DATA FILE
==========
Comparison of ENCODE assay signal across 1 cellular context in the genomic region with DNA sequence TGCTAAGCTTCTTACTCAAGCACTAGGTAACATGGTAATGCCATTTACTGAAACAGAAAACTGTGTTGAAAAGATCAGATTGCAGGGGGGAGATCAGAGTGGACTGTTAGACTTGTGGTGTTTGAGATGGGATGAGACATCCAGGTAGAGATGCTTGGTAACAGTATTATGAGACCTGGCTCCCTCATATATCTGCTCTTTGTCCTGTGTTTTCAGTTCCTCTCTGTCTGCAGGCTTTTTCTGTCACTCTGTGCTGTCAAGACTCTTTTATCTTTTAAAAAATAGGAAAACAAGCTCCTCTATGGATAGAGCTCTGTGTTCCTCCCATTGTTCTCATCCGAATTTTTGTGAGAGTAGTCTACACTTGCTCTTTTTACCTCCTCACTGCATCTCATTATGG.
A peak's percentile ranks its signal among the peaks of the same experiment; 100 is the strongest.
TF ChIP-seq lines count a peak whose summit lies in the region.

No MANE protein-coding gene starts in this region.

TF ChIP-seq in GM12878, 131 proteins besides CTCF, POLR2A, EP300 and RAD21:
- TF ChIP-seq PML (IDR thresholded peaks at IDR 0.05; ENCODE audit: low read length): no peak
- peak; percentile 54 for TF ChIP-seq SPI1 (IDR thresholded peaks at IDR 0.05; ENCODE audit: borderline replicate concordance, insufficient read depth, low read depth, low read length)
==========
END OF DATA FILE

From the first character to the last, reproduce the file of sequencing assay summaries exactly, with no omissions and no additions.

Comparison of ENCODE assay signal across 1 cellular context in the genomic region with DNA sequence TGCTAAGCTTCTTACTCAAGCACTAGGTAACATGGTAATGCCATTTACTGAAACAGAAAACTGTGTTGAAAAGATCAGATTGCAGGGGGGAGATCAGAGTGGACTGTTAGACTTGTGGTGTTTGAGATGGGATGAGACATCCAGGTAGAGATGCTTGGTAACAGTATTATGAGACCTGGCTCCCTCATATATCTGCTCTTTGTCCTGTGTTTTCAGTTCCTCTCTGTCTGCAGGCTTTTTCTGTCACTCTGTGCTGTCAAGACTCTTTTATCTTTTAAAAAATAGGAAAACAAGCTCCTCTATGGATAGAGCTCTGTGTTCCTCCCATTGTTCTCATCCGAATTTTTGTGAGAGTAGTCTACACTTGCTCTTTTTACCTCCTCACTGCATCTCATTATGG.
A peak's percentile ranks its signal among the peaks of the same experiment; 100 is the strongest.
TF ChIP-seq lines count a peak whose summit lies in the region.

No MANE protein-coding gene starts in this region.

TF ChIP-seq in GM12878, 131 proteins besides CTCF, POLR2A, EP300 and RAD21:
- TF ChIP-seq PML (IDR thresholded peaks at IDR 0.05; ENCODE audit: low read length): no peak
- peak; percentile 54 for TF ChIP-seq SPI1 (IDR thresholded peaks at IDR 0.05; ENCODE audit: borderline replicate concordance, insufficient read depth, low read depth, low read length)